The TTC is the keeper of a one-of-a-kind typographic treasure: the font used on the walls and old signs of most subway stations. Created from scratch in the 1950s with the launch of the subway system by a now-forgotten designer, the distinctive, unnamed, all-caps typeface features, among other things, near-perfectly circular forms on the O, Q, C and G; sharp points on the A, M, N, W and V; and a cute, almost cartoon-like R with an oversized round and a stubby little leg. This typeface has been the object of some amount of public attention recently, alongside the generalized TTC appreciation that’s sprung up in the Spacing magazine-led activist community. Not that the transit commission has done anything to preserve this heritage or to encourage enthusiasts.

“The TTC had a unique typographic legacy and, by accident or design, destroyed it,” writes Joe Clark in “Inscribed in the living tile: Type in the Toronto subway,” a 50-page research paper he presented earlier this month to the Association Typographique International conference in Brighton, UK, the source of the above font history. The Toronto blogger, accessibility consultant and typographic expert has recently been leading a campaign to address problems with TTC signage, as I reported here on July 12 (“Signs of dysfunction,” City – full disclosure: my reporting on the campaign is cited in several places in Clark’s report). “Inscribed in the living tile,” now available on his website at www.joeclark.org/atypi-ttc, comes complete with photographs and pages of references to make his case comprehensively: the TTC’s slapdash approach to signage has disregarded history, accessibility, functionality and consistency.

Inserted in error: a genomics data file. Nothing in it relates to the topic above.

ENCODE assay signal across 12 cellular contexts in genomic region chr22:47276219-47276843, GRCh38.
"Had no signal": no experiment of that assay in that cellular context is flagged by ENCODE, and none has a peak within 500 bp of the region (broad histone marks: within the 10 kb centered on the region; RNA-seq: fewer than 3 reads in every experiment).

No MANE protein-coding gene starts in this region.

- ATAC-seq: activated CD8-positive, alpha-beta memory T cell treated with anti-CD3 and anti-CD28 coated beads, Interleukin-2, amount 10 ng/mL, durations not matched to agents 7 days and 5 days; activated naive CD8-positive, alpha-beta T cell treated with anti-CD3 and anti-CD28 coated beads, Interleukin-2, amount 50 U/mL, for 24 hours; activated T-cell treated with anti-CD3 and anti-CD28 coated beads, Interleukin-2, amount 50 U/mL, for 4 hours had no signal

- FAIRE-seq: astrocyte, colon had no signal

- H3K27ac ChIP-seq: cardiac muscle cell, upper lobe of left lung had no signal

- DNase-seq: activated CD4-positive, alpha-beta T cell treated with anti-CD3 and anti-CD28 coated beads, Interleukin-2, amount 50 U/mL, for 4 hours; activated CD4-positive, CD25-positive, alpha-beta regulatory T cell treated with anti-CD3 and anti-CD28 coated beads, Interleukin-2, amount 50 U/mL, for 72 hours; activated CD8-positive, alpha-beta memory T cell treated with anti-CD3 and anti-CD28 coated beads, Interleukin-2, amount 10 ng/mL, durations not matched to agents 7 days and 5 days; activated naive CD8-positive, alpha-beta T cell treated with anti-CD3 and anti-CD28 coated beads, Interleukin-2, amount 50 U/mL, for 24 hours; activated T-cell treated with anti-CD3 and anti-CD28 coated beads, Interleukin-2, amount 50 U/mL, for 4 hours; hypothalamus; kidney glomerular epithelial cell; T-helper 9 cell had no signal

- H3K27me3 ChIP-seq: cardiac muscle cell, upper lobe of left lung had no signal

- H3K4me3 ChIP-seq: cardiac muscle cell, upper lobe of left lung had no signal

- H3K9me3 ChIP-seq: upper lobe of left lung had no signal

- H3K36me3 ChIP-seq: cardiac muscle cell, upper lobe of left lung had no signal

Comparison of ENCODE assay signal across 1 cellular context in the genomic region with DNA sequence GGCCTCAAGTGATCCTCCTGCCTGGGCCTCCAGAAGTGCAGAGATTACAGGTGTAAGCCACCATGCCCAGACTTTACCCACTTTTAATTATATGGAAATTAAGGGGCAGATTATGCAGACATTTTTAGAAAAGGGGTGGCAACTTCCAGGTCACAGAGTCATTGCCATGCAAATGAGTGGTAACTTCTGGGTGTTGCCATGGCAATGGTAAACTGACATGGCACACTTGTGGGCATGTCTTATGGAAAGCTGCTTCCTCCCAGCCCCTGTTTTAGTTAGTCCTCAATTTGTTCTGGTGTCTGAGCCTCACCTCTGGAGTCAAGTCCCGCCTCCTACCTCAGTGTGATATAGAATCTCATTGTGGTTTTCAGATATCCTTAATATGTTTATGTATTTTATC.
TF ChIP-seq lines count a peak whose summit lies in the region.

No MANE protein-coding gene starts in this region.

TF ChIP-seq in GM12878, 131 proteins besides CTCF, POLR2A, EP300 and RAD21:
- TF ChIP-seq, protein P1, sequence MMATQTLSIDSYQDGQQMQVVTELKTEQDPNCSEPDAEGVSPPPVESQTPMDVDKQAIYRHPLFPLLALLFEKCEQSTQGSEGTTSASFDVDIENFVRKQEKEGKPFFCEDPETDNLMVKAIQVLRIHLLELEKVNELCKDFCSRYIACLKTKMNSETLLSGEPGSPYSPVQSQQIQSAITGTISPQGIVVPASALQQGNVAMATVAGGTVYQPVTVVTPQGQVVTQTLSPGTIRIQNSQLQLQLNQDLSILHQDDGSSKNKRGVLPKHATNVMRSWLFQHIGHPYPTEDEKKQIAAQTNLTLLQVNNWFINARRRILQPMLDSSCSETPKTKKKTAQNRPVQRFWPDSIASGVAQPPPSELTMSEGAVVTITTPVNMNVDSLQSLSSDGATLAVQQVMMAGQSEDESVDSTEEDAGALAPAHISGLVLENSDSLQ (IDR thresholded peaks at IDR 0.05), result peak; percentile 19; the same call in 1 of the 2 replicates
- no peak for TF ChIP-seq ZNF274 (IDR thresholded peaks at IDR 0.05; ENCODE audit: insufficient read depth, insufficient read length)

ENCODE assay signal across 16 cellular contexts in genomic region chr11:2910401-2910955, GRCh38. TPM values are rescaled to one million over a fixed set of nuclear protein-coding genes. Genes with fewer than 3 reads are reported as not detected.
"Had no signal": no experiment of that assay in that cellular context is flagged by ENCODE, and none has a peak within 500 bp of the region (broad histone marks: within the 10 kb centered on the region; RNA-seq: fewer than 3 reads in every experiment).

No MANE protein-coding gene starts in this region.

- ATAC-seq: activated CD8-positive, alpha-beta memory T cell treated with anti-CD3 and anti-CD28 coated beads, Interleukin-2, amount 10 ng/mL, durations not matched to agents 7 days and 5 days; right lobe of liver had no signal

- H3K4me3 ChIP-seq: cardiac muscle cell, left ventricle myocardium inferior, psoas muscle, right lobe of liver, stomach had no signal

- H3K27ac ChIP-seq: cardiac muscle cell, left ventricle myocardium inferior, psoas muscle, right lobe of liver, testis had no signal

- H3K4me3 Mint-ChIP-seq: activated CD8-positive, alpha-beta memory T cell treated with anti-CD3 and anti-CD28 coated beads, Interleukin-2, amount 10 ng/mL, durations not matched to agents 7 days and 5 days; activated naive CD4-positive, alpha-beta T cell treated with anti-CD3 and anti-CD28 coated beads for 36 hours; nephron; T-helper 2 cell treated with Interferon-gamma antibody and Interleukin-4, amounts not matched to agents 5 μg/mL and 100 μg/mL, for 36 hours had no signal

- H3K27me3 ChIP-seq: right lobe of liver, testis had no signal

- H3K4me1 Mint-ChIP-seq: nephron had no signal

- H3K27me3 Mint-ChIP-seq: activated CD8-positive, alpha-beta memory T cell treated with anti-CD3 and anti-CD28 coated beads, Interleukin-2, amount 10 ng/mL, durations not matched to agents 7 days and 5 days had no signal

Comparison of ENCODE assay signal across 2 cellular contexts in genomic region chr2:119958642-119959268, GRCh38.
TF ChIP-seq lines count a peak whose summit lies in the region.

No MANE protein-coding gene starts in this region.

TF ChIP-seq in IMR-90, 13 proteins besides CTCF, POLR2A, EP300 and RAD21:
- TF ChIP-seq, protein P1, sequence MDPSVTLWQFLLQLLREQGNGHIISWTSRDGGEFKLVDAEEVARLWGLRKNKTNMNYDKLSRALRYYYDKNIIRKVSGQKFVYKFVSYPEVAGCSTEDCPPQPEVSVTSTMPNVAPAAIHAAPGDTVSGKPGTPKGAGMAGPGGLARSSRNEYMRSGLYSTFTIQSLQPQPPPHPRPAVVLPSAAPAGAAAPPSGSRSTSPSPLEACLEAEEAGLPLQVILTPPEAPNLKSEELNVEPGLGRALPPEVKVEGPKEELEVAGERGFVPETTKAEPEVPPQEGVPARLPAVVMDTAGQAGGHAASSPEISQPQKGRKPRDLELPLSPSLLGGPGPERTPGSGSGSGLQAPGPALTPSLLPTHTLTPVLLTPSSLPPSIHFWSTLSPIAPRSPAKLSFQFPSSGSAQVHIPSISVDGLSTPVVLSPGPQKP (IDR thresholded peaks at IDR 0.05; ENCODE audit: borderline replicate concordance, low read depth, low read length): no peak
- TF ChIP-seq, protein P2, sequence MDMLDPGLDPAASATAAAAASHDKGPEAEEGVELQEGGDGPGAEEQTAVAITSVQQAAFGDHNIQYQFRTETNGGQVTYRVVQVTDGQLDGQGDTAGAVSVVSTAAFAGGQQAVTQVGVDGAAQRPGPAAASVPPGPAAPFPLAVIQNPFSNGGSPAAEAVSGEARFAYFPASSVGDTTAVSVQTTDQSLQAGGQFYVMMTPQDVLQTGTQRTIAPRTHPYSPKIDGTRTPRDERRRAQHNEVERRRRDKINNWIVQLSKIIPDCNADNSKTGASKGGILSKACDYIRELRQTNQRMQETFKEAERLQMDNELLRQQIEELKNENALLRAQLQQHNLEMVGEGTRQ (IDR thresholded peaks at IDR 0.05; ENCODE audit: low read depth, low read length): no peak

Various approaches to way-finding have usually been implemented piecemeal with no formal testing, and when testing has been carried out, it has been disregarded (in the case of a way-finding system tested at St. George station in the early ’90s, Clark reports that the discarded tests cost almost $400,000). Along the way, Clark outlines the previously untold history of the TTC font and other great bits of subway miscellany.

For the TTC, the report should be an alarm to wake them from their signage sleepwalking. But for the general Torontonian, it is worth a read for its well-documented historical accounts of the TTC’s growth and expansion, its blow-by-blow recaps of bureaucratic bungles past and present and, not least, for Clark’s entertainingly deadpan prose (“The Sheppard arrow probably functions adequately. The Paul Arthur arrow might have been used instead had the TTC not forgotten it existed”) as he documents in excruciating detail the way-finding mess of today’s TTC.

Originally published in Eye Weekly, September 20, 2007.

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